Therefore, once a long route has been chosen, at 506 the process looks for successively smaller routes to adjoin the endpoints to the larger route. For example, when the long San Francisco-to-New York route has been chosen as the basis to construct a Berkeley-to-Princeton route, the process may look for routes that run from Berkeley to intersections on the long route, and other routes that run from intersections on the long route to Princeton. If no routes between Berkeley and intersections on the San Francisco-to-New York route exist, the process may look for successively smaller routes to construct such a route. As described above, one example rule that may govern the process of choosing routes is to join two routes only if the routes' degree of overlap satisfies some standard (e.g., if they have some number of legs in common, and if there is a turn from one route onto the other route).
Once routes with common legs have been identified, these routes may be joined together at the common legs (at 508). The process of finding routes may be performed repeatedly, and several routes may be created. At 510, the cost of these competing routes may be compared. At 512, the process may respond to the query that was received at 502 by providing directions based on the lowest-cost route.
Computer 600 includes one or more processors 602 and one or more data remembrance components 604. Processor(s) 602 are typically microprocessors, such as those found in a personal desktop or laptop computer, a server, a handheld computer, or another kind of computing device. Data remembrance component(s) 604 are components that are capable of storing data for either the short or long term. Examples of data remembrance component(s) 604 include hard disks, removable disks (including optical and magnetic disks), volatile and non-volatile random-access memory (RAM), read-only memory (ROM), flash memory, magnetic tape, etc. Data remembrance component(s) are examples of computer-readable storage media. Computer 600 may comprise, or be associated with, display 612, which may be a cathode ray tube (CRT) monitor, a liquid crystal display (LCD) monitor, or any other type of monitor.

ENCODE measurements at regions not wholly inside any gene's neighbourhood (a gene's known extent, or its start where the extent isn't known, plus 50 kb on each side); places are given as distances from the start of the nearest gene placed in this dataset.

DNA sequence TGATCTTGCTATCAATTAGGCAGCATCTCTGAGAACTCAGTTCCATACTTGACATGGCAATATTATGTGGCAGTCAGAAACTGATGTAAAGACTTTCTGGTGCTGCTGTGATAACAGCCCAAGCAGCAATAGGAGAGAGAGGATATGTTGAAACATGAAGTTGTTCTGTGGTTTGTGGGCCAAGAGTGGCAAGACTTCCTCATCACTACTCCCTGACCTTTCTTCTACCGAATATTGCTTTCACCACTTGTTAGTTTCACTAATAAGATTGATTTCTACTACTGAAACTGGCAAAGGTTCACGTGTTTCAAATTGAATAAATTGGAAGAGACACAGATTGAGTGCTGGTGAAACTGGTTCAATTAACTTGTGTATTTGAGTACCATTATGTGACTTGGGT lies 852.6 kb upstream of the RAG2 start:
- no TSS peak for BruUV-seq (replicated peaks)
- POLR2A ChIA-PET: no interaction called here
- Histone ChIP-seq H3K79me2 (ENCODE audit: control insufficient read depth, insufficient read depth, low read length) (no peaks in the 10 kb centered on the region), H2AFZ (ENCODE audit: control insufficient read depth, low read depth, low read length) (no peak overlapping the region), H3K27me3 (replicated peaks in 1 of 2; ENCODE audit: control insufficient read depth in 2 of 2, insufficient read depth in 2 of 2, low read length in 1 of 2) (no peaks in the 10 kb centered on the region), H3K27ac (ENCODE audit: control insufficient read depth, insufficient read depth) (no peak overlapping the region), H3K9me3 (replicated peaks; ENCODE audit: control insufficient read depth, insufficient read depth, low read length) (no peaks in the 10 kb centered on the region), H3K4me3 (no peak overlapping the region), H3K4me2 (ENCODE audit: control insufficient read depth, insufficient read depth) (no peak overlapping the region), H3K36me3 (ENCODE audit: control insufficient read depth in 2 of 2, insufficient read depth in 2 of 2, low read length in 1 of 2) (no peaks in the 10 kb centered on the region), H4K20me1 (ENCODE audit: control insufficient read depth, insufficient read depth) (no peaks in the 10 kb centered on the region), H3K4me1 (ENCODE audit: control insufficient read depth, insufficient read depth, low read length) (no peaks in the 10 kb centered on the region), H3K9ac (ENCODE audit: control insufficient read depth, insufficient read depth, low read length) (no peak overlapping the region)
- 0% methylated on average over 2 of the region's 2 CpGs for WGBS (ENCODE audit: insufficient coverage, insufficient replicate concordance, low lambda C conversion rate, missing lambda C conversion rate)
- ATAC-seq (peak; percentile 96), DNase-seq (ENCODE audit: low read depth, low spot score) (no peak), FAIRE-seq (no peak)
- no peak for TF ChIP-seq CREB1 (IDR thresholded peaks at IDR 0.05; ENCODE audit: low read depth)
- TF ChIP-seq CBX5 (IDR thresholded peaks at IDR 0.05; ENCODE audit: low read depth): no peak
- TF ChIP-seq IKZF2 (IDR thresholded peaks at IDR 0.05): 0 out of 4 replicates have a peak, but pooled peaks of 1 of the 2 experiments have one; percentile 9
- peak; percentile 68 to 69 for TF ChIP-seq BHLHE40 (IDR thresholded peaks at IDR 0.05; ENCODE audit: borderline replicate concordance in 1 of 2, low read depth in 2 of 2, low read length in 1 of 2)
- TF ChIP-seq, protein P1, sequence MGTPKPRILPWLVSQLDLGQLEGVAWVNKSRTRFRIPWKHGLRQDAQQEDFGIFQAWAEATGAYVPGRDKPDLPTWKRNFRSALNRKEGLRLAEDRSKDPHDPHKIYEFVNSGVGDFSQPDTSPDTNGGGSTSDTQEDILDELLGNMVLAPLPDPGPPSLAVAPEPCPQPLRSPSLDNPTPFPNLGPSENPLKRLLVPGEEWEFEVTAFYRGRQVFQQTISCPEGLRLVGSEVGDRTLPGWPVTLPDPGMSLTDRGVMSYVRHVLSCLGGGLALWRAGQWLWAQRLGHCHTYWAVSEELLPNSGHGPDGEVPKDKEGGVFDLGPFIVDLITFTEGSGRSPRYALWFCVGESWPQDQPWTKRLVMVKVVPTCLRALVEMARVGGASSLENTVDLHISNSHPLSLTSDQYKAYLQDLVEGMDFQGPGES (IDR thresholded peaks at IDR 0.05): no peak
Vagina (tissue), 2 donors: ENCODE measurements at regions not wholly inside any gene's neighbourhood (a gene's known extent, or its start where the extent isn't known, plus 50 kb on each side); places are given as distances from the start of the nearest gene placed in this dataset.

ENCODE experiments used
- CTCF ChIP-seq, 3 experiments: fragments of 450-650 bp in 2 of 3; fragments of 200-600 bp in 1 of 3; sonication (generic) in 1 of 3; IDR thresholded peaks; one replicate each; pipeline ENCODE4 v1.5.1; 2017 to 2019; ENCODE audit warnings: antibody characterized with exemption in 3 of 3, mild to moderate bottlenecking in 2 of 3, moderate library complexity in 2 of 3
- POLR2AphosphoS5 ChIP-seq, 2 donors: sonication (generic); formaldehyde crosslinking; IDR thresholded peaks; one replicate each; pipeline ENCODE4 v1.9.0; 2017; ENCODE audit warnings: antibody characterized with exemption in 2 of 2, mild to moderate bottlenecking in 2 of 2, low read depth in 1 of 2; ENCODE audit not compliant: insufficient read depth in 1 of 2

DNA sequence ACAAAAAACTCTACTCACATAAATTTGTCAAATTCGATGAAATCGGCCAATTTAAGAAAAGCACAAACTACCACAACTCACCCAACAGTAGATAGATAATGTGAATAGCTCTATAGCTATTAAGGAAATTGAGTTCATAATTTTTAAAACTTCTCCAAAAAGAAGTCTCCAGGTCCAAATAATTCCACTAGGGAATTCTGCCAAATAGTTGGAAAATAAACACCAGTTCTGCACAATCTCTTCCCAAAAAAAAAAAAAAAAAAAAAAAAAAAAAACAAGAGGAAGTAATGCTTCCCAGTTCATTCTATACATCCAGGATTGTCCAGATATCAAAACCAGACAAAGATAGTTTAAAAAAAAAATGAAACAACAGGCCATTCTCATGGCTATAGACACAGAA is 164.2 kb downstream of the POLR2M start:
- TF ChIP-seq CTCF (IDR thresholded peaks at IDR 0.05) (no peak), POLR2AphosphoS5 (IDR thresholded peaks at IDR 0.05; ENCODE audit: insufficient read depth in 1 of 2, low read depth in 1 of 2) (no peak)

Software may be stored in the data remembrance component(s) 604, and may execute on the one or more processor(s) 602. An example of such software is route retrieval and construction software 606, which may implement some or all of the functionality described above in connection with
The subject matter described herein can be implemented as software that is stored in one or more of the data remembrance component(s) 604 and that executes on one or more of the processor(s) 602. As another example, the subject matter can be implemented as instructions that are stored on one or more computer-readable storage media or computer-readable storage memories. Tangible media, such as an optical disks or magnetic disks, are examples of storage media. The instructions may exist on non-transitory media. Such instructions, when executed by a computer or other machine, may cause the computer or other machine to perform one or more acts of a method. The instructions to perform the acts could be stored on one medium, or could be spread out across plural media, so that the instructions might appear collectively on the one or more computer-readable storage media, regardless of whether all of the instructions happen to be on the same medium. It is noted that there is a distinction between media on which signals are “stored” (which may be referred to as “storage media”), and—in contradistinction—media that transmit propagating signals. DVDs, flash memory, magnetic disks, etc., are examples of storage media. On the other hand, wires or fibers on which signals exist ephemerally are examples of transitory signal media.